Abstract: Progressive alteration by seawater of an andesite in the Aegean Island of Milos and an ignimbrite in the Aegean Island of Kimolos, Greece, formed bentonites with or without zeolites. Both profiles are dominated by migration of alkalis and uptake of Mg, Fe and H2O, while Al and Ti are immobile. The relative removal of alkalis controls the formation of either smectite or zeolites. The behavior of Ca and Si depends on the chemistry of the parent rock. In the rhyolitic profile, alteration is controlled by gain of Mg, Fe2+ and Ca and loss of Na, K and Si, while in the andesitic profile by gain of Mg and Fe2+ and loss of Na, K and Ca. In both profiles, significant uptake of SO4= was not observed. Moreover Zr, Nb, V and Ni are immobile and have been enriched residually, while Sr, Rb and Y are lost in both profiles. Thorium is immobile in the rhyolitic profile but is leached in the andesitic profile. Also, the rare earth elements (REE) display fractionation in both profiles; the degree of fractionation increases with the degree of alteration to bentonite. Fractionation of the REE in both profiles and mobility of Th in the andesitic profile are related to the existence of monazite (rhyolitic profile) and apatite (andesite profile). The REE and Th appear to partition into phosphates rather than smectite.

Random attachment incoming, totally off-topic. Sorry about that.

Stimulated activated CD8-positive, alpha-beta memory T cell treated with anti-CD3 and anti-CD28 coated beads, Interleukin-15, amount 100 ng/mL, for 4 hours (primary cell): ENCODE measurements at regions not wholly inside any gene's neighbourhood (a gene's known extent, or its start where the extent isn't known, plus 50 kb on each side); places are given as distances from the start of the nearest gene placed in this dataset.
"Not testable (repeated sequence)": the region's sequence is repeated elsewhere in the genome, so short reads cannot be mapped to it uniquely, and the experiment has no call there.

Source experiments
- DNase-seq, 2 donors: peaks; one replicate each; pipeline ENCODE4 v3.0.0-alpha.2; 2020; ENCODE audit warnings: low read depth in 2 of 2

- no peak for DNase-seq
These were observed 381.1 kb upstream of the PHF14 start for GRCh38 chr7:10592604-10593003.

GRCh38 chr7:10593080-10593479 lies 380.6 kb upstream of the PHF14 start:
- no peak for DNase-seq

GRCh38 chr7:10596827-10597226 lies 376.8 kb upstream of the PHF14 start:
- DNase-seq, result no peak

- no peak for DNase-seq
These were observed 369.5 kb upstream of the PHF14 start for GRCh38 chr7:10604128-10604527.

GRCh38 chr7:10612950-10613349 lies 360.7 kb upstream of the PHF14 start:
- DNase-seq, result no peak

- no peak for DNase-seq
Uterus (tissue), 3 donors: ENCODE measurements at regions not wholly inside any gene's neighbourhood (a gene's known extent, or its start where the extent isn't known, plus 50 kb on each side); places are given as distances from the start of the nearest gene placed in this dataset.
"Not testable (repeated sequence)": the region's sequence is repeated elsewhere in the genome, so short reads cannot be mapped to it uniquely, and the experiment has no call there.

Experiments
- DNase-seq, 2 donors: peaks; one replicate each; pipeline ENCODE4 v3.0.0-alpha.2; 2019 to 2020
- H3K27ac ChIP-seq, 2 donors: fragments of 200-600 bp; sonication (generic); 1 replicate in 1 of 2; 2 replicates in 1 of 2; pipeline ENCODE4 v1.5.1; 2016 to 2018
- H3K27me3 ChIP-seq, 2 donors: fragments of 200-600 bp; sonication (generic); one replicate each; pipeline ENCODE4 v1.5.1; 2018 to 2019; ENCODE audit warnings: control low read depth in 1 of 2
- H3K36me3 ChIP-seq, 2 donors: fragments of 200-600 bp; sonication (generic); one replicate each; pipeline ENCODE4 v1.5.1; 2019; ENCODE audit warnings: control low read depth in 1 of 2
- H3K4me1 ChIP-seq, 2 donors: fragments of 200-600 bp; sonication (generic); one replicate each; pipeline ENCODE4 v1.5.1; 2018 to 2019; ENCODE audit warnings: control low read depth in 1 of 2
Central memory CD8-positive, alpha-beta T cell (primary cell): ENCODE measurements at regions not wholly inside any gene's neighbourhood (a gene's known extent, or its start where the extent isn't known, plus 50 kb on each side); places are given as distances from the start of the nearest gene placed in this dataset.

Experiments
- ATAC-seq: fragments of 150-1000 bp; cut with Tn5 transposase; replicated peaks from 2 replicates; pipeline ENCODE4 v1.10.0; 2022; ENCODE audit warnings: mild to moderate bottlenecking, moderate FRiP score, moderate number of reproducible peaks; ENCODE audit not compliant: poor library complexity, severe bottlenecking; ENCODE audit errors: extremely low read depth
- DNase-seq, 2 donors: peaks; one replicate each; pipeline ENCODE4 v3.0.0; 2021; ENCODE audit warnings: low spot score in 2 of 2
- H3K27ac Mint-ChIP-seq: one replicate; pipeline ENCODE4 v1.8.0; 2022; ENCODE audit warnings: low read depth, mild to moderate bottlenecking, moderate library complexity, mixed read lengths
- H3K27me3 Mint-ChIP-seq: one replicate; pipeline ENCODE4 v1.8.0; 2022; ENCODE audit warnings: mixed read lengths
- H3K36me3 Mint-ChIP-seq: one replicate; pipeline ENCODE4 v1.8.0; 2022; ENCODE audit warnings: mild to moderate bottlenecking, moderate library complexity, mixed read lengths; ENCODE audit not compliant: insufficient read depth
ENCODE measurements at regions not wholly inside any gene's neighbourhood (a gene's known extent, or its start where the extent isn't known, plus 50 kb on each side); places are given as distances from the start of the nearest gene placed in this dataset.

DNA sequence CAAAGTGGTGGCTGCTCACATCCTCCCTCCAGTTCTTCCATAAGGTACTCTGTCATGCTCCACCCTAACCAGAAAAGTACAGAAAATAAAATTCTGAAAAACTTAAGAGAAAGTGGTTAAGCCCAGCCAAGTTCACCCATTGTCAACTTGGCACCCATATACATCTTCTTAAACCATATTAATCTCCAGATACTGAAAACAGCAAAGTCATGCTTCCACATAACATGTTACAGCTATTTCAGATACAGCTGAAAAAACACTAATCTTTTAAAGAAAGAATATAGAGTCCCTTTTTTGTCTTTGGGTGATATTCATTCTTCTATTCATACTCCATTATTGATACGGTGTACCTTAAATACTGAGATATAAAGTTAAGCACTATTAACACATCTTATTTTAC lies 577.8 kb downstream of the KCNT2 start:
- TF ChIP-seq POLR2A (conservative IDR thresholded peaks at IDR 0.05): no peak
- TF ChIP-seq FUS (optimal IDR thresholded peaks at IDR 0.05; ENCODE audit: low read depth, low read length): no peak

The mobility of Y coupled with the immobility of Nb increases the Nb:Y ratio with advancing alteration, rendering discrimination diagrams that use this ratio to determine the nature of the protoliths misleading. Mass balance calculations showed that in the smectite-rich zones the water:rock (WR) ratio might be as high as 13:1 in both profiles, while in the zeolite-bearing zones it is about 5.5:1. Such WR ratios explain the observed extensive mass transfer and suggest that the pore fluid chemistry might overprint the chemical characteristics of the parent rocks controlling smectite and bentonite chemistry.